Banks just love the profits in home equity loans. They got burned in the late 80’s, they got burned in the 2,000’s and here we are again, 8 years later. But a lot of the problems with home equity loans are not because of banks, but consumers and state legislatures. Consumers have to be more responsible and state legislatures need to put in safety nets so consumers don’t get hurt. Texas is a great example of this. They weathered the recession better than any state in the union partially because the Texas Congress wrote laws stating what banks can and cannot do in their state. Unlike Florida.
Great article by Deon Roberts with Charlotte Observer
“Banks, eager to speed up their sluggish revenue growth, are returning to a business that lost appeal during the housing downturn: home equity lending.
Consumers are hearing the pitches in direct mail, in their inboxes, and in their bank branches. Lenders say the competition to capture home equity business is heating up – and they’re looking to sweeten the deals with flexible terms.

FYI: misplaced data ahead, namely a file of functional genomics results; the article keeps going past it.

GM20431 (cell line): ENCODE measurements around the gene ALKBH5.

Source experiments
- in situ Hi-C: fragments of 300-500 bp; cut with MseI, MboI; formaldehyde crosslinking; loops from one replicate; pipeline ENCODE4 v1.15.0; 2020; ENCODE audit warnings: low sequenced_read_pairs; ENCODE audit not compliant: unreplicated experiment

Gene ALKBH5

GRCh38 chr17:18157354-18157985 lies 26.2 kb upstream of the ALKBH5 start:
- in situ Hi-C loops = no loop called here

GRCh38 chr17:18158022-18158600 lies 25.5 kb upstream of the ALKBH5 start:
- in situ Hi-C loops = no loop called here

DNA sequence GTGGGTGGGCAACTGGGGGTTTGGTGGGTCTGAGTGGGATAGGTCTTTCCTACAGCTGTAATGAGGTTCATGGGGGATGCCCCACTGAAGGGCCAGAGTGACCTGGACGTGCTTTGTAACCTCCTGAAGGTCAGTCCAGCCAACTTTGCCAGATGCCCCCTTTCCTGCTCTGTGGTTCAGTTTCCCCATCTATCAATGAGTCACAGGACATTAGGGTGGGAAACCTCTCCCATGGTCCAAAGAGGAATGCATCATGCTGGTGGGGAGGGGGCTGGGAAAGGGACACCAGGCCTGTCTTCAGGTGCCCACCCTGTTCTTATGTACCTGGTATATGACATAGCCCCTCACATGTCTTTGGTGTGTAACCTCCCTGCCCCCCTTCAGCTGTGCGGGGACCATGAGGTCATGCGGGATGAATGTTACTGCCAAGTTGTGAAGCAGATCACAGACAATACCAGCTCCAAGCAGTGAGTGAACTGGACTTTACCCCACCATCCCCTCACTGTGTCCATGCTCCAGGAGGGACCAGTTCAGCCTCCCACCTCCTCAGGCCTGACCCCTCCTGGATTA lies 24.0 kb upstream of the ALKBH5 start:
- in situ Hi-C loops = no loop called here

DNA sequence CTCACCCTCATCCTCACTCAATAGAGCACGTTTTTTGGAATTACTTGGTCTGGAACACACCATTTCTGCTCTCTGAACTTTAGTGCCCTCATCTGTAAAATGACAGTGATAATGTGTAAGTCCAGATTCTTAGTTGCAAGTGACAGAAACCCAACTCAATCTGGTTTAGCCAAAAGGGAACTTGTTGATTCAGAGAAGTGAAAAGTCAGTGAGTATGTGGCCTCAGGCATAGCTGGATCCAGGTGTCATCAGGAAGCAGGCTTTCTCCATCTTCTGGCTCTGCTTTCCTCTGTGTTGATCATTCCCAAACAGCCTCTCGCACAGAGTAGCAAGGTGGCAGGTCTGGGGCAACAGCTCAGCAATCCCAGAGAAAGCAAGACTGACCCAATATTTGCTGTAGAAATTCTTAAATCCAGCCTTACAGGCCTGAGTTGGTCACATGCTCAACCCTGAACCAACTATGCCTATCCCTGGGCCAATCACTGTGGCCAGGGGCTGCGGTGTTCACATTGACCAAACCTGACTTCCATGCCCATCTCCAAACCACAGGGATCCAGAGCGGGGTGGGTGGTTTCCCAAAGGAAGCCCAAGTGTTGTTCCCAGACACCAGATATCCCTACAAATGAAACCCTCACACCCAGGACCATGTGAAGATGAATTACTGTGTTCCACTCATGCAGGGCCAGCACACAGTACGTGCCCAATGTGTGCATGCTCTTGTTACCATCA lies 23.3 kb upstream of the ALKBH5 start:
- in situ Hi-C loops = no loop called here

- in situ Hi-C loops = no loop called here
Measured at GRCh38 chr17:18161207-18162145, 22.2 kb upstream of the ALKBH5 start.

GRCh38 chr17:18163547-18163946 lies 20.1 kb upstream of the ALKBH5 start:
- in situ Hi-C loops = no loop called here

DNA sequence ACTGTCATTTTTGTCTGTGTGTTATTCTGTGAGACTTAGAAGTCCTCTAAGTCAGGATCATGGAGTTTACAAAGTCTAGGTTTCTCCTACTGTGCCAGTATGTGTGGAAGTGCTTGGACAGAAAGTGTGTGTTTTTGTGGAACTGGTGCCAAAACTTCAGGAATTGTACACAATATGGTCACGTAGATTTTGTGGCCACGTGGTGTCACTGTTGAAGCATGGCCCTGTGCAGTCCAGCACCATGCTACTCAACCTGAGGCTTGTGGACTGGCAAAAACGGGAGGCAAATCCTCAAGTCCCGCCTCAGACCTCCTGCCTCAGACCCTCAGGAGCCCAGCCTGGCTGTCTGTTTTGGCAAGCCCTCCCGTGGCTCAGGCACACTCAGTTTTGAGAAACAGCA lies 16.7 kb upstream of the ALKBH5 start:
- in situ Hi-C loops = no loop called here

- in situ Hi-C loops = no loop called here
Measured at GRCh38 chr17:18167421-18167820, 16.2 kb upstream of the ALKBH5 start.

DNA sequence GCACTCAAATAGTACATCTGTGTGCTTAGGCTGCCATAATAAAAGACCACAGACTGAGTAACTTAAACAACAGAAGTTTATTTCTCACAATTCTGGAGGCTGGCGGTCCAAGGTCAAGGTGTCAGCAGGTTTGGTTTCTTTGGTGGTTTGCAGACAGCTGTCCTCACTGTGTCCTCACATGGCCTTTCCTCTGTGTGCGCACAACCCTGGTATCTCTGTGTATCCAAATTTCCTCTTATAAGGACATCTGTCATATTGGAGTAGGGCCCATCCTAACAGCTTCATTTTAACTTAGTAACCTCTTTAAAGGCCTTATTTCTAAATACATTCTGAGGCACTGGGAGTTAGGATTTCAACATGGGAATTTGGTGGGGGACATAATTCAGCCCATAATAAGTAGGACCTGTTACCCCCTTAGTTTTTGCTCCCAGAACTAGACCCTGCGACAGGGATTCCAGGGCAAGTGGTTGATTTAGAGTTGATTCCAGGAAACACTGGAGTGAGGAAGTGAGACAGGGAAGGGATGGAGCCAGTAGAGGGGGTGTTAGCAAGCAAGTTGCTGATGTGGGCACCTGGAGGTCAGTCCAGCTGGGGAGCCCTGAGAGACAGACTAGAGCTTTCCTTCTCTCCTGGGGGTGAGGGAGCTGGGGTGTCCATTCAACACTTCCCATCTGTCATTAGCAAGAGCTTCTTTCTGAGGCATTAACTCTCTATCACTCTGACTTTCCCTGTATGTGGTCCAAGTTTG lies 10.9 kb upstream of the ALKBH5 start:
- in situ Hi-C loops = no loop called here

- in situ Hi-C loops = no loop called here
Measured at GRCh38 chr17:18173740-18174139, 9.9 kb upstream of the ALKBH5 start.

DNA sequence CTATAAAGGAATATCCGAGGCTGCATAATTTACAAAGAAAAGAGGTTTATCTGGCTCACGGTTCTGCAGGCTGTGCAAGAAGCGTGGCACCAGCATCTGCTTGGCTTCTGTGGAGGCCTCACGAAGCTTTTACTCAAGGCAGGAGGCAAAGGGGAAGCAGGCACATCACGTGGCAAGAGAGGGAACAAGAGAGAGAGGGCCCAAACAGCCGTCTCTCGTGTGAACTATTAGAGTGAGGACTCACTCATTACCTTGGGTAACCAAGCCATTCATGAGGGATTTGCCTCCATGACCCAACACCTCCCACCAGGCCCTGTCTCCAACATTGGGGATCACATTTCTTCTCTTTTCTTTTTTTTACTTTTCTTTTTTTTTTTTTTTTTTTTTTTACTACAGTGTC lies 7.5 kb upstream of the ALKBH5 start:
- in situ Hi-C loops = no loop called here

Banks see home equity as a growing market, with home prices rising in Charlotte and elsewhere. Some borrowers who once owed more than their homes were worth now find they have equity for the first time in years.”
What is a Home Equity Loan? – Explained
Unlike the vast majority of mortgage documents (Fannie Mae, VA, FHA) that have standard verbiage in them that does not let them take advantage of the consumer, HEL’s can be very tricky. So read everything before your sign anything.
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